WASHINGTON – While Maryland’s overall welfare caseload has dropped sharply, a state official told Congress that many of those leaving the system still depend on government programs like food stamps and Medicaid.
“Our goal, you see, is to reduce poverty, not merely reduce welfare dependency,” said Vesta Kimble, deputy director of the Anne Arundel County Department of Social Services.
Kimble testified Thursday at a Ways and Means subcommittee hearing, the first in a series of hearings on the impact of the 1996 Welfare Reform Law at the state and local level.
Rep. E. Clay Shaw Jr., R-Florida and chairman of the subcommittee, said Maryland should be an example for all the states to follow.
A recent University of Maryland study shows that families leaving welfare for work in the state do not return to the welfare rolls in large numbers and are generally able to preserve their families.
Since January 1995, more than 97,000 people have left Maryland’s welfare rolls, leaving 131,000 recipients as of last month. But Kimble said that while the Maryland numbers look good, they can be deceptive. That is especially true in Anne Arundel County, she said.
Almost every closed case has resurfaced in other areas. Clients needed food stamps and Medicaid, if just for their children, she said.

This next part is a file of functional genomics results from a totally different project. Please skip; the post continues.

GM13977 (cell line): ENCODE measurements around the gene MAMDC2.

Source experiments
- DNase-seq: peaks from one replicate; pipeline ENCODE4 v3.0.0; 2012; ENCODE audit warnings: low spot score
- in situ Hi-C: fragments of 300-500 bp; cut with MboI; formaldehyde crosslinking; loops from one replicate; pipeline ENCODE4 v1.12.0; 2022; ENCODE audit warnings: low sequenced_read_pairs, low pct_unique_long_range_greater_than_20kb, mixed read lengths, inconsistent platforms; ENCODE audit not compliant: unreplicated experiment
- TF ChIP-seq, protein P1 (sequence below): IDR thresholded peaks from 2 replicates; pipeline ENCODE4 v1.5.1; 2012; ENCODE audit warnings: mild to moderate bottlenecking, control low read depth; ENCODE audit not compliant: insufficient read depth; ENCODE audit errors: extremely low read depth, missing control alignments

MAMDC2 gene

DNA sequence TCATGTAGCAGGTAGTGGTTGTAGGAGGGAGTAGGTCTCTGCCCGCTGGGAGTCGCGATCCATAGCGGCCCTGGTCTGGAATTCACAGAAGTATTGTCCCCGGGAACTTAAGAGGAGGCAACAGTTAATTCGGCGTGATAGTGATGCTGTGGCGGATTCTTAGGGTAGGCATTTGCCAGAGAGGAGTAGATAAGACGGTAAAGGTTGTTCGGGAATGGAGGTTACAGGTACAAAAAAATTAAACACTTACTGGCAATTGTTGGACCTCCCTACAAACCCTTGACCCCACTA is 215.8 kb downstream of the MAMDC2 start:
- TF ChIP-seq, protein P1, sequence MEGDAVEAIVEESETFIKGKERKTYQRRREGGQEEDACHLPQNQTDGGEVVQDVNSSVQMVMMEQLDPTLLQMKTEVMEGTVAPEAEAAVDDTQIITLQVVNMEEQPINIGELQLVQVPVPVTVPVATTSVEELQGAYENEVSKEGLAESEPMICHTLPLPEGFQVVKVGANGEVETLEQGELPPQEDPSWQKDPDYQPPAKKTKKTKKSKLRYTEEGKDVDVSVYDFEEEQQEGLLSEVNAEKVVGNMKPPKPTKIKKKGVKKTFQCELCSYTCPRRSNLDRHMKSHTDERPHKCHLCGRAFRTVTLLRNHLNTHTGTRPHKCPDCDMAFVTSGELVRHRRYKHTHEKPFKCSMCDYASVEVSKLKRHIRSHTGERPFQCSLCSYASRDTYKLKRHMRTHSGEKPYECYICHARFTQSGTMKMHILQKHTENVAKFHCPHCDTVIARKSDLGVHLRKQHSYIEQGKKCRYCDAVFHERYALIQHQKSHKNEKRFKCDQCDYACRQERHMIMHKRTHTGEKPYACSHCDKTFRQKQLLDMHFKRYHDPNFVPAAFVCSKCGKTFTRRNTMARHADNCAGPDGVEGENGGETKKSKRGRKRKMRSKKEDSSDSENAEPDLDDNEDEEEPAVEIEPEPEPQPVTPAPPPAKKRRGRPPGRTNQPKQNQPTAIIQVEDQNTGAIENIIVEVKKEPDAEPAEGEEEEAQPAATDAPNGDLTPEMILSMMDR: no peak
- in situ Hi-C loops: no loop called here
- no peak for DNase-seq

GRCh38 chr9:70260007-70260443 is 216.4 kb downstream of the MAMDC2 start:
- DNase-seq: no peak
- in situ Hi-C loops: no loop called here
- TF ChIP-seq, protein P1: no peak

“Although our Temporary Cash Assistance for Needy Families caseload has decreased markedly, our caseloads overall have not decreased,” Kimble said. “In fact, they have increased slightly, from 20,175 cases in 1995, to 20,467 in 1998.”
Kimble said she generally supports reform, even though there are problems.
She noted that her office began changing the culture of welfare three years ago, while it was still under the Aid to Families With Dependent Children program. The switch came before changes in state laws, without any federal waivers, without additional staff and without any additional money, Kimble said.
“We simply began doing business in a different way, transforming ourselves from an impersonal, forms-laden bureaucracy into a professional job center that offers customized employment services for any county resident,” she said.
Officials from other states agreed with Kimble that changing the culture of welfare offices made a difference in welfare reform.
But some committee members wondered whether welfare reform successes could be attributed to the booming economy and asked if the reforms would succeed during a recession.
“I think the program is seriously flawed,” said Rep. Fortney “Pete” Stark, D-California. “Even if 50 percent of the people are working, what are the others doing to make ends meet?
He asked if reform has “done anything other than kick people off welfare?”
Kimble said reform is working in many areas, but there are still a few kinks. She said “categorical chains” need to be removed by the federal government, allowing states to spend federal dollars where they are needed most.
Rep. Sander M. Levin, D-Michigan, said the committee was not trying to tie states’ hands, but that rules need to be in place so state-operated programs are ran efficiently.
But remember “those who today are living on the edge of poverty will tomorrow most likely spiral down to a level that will qualify them for services,” Kimble said. “Now is the time to address the needs of all low-income families.”